“You can be a victim of cancer, or a survivor of cancer. It’s a mindset.”
– Dave Pelzer, American Author.
The National Cancer Institute (NCI) describes cancer as “a disease in which some of the body’s cells grow uncontrollably and spread to other parts of the body¹.” Our bodies are made up of approximately 724 trillion cells that follow a continuous cycle called cell division. This is the process that involves the growing and multiplication of cells. Eventually, if they grow old or become damaged, they die, and new cells replace them. However, if this process breaks down, abnormal cells may undergo cell division when they’re not supposed to, causing lumps of tissue called tumors to form. These tumors can either be cancerous (malignant) or noncancerous (benign). If tumors are benign, they do not spread or invade other tissues in the body, however depending on where it forms, it can impede other bodily functions. Luckily, a benign tumor can be removed with a simple surgical procedure, and is unlikely to regenerate. On the other hand, a malignant tumor can spread and invade lymph nodes and other areas of the body through a process called metastasis. They can be removed using different treatment options, however malignant tumors have the ability to return, and patients with these types of tumors often need to be monitored and receive checkups every few months post-treatment.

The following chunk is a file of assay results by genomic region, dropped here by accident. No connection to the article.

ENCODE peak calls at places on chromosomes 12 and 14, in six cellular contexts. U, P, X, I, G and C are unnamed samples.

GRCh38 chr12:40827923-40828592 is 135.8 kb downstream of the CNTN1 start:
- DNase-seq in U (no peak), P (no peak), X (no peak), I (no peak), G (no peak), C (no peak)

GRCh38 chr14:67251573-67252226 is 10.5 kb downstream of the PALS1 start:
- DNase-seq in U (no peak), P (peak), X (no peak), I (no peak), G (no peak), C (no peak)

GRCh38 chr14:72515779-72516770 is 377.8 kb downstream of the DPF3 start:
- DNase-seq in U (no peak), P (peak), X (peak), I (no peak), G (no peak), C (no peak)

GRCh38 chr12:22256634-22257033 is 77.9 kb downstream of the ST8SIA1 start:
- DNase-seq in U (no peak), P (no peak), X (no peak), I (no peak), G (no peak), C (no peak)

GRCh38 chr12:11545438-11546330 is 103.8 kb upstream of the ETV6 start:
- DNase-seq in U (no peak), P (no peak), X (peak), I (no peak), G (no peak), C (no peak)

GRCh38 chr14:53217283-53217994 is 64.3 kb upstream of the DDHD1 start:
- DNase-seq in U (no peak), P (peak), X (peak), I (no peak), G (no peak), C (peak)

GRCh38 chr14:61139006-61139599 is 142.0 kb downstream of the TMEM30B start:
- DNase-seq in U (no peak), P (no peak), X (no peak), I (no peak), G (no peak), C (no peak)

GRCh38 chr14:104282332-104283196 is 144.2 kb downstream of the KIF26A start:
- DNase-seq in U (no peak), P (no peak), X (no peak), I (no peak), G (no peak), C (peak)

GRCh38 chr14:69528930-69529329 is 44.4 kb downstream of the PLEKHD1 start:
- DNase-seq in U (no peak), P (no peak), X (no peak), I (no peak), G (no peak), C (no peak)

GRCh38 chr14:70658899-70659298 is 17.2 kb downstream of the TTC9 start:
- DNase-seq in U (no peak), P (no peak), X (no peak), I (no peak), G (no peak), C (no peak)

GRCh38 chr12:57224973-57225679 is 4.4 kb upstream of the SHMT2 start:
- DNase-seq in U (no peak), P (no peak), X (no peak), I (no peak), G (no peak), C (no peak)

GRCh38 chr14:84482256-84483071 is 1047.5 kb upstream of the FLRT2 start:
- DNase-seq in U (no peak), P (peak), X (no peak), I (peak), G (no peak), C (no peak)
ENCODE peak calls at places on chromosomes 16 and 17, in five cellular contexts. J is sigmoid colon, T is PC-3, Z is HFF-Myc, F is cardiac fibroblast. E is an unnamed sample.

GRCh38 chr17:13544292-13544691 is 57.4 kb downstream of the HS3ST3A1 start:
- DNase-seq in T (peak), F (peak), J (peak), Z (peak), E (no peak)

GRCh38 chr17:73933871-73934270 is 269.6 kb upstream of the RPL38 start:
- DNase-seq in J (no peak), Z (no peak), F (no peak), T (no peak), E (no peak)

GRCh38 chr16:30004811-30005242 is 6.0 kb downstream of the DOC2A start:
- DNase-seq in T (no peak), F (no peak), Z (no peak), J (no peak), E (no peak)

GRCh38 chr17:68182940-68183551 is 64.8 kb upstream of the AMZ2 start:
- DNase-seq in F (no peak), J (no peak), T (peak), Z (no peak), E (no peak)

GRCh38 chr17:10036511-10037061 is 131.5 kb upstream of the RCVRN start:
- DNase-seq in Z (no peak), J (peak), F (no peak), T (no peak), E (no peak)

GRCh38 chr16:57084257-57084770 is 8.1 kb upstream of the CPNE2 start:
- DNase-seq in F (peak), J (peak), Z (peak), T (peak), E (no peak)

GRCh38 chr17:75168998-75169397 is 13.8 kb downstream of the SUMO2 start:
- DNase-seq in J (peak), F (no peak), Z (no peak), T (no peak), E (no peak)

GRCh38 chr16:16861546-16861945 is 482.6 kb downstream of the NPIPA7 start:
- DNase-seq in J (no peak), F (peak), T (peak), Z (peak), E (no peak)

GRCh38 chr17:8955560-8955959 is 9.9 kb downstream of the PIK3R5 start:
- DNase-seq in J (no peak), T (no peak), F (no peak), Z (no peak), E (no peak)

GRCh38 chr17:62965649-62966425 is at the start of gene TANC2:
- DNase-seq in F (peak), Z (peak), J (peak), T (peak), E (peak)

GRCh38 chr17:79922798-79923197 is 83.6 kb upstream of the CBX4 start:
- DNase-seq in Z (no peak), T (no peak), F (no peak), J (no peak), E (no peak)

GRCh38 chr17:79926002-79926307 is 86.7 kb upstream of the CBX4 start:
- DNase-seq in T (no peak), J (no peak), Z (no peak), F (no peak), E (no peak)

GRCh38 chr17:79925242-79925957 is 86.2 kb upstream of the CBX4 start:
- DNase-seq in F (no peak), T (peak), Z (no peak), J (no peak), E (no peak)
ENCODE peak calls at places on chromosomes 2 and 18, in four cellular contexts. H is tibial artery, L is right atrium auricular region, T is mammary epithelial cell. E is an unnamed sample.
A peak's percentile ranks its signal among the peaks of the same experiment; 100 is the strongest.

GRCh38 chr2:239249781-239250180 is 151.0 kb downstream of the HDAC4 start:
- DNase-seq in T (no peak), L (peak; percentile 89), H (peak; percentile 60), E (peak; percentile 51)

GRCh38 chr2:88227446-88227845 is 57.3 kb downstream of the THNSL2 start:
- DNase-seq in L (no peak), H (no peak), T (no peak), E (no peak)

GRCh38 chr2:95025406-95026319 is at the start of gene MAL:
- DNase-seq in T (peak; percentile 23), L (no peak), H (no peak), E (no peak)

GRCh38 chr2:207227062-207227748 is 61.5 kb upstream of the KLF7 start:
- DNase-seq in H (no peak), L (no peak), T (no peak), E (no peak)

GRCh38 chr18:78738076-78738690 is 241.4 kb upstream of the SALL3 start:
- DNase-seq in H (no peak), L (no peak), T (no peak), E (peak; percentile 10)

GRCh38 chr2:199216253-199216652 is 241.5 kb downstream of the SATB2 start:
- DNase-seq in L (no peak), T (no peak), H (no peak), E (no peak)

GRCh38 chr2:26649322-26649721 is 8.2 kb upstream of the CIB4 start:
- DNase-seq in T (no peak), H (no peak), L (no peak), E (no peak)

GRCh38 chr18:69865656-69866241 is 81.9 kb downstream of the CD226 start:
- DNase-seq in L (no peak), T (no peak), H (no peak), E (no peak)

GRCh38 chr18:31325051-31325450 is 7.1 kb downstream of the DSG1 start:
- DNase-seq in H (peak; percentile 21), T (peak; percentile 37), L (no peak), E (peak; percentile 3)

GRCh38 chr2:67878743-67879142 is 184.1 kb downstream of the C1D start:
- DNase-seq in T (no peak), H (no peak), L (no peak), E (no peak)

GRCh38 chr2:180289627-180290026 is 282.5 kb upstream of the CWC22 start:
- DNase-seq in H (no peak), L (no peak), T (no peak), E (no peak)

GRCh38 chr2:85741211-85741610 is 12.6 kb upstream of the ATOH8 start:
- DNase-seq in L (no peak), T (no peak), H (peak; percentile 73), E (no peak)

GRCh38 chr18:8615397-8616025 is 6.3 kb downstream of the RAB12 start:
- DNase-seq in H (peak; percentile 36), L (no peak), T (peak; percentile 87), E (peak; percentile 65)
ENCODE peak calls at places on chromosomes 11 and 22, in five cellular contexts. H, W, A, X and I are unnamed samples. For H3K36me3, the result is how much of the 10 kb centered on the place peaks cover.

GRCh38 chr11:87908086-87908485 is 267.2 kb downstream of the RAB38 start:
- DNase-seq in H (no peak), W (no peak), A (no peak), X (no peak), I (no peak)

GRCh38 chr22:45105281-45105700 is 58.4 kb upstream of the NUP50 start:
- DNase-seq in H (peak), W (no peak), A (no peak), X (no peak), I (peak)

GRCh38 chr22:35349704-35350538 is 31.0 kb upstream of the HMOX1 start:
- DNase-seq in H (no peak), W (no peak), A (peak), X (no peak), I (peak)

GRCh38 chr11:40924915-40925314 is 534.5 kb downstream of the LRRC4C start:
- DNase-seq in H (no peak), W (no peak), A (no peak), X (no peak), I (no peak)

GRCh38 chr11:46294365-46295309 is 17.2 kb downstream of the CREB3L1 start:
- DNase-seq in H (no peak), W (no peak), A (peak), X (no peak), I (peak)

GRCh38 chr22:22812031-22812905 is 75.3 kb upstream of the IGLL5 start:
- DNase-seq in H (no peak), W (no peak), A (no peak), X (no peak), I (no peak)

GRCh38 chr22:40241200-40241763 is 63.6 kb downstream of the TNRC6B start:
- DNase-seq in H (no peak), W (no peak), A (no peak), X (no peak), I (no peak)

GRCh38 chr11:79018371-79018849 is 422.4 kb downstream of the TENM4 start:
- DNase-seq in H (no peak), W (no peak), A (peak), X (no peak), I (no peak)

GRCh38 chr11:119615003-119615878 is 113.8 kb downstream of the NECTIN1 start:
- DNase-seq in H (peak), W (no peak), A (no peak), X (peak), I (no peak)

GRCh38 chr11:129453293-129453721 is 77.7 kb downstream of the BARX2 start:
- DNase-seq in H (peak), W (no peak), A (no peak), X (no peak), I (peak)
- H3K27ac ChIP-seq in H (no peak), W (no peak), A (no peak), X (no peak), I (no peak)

Many patients and loved ones often inquire if they could’ve done anything in their lives to prevent the development of cancer. The truth is, there is nothing that can guarantee 100% prevention of cancer, however there are ways to reduce the risks. It is considered a genetic disease that is caused due to changes in genes that regulate how cells work. Changes in DNA can be altered through environmental toxins, inheritance, or ultraviolet light from the sun. This explains why every cancer case is so different. When it comes to breast cancer in particular, there are a few things that people can do to prevent the risks of developing the disease or from returning.
Avoid Birth Control Pills or Other Hormonal Contraceptives
An analysis done by the National Cancer Institute sampled 150,000 women who participated in 54 epidemiologic studies. The results revealed that women who used oral contraceptives had a 7% increased breast cancer risk compared to women who never used birth control². Additionally, those who are younger or have not been using hormonal contraceptives for an extended amount of time may have a slightly lower risk compared to those who have used birth control for five years or more or are over the age of 35. Breast cancer risks can disappear completely after stopping the pill, however for some women who use birth control to regulate their menstrual cycle may not have this option. Those who use it to prevent unwanted pregnancy may want to consider other options such as condoms if they wish to prevent breast cancer.
Avoid Environmental Toxins